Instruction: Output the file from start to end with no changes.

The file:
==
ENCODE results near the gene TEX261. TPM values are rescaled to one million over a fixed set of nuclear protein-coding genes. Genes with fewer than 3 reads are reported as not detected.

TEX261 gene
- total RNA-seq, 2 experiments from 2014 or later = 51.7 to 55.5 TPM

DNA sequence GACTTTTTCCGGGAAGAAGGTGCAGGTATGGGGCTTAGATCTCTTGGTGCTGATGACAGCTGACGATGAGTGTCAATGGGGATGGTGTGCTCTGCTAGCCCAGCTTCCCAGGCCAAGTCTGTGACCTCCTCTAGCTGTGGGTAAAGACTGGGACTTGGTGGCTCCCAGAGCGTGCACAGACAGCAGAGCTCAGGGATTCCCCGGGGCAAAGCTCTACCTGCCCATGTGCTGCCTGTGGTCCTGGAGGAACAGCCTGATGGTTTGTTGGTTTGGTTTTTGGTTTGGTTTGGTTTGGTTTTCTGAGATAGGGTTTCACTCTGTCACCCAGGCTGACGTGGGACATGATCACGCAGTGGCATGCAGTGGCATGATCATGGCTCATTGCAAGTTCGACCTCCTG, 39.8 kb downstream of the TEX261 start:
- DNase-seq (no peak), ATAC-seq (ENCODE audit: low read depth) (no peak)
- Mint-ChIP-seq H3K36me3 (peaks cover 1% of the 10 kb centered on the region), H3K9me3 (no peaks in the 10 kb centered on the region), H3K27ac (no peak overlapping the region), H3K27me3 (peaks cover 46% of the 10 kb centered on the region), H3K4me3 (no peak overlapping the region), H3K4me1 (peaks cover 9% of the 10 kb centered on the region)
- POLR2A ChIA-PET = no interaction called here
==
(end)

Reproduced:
ENCODE results near the gene TEX261. TPM values are rescaled to one million over a fixed set of nuclear protein-coding genes. Genes with fewer than 3 reads are reported as not detected.

TEX261 gene
- total RNA-seq, 2 experiments from 2014 or later = 51.7 to 55.5 TPM

DNA sequence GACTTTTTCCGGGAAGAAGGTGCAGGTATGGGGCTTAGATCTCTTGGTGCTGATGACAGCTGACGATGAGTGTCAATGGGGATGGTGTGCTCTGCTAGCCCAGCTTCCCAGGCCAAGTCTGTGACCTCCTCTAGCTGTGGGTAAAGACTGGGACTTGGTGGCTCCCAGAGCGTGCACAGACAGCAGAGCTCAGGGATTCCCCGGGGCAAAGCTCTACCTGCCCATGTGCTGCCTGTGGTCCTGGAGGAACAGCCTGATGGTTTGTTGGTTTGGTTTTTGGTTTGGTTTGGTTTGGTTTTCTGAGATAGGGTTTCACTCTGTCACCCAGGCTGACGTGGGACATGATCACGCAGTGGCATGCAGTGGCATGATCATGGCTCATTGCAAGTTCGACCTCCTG, 39.8 kb downstream of the TEX261 start:
- DNase-seq (no peak), ATAC-seq (ENCODE audit: low read depth) (no peak)
- Mint-ChIP-seq H3K36me3 (peaks cover 1% of the 10 kb centered on the region), H3K9me3 (no peaks in the 10 kb centered on the region), H3K27ac (no peak overlapping the region), H3K27me3 (peaks cover 46% of the 10 kb centered on the region), H3K4me3 (no peak overlapping the region), H3K4me1 (peaks cover 9% of the 10 kb centered on the region)
- POLR2A ChIA-PET = no interaction called here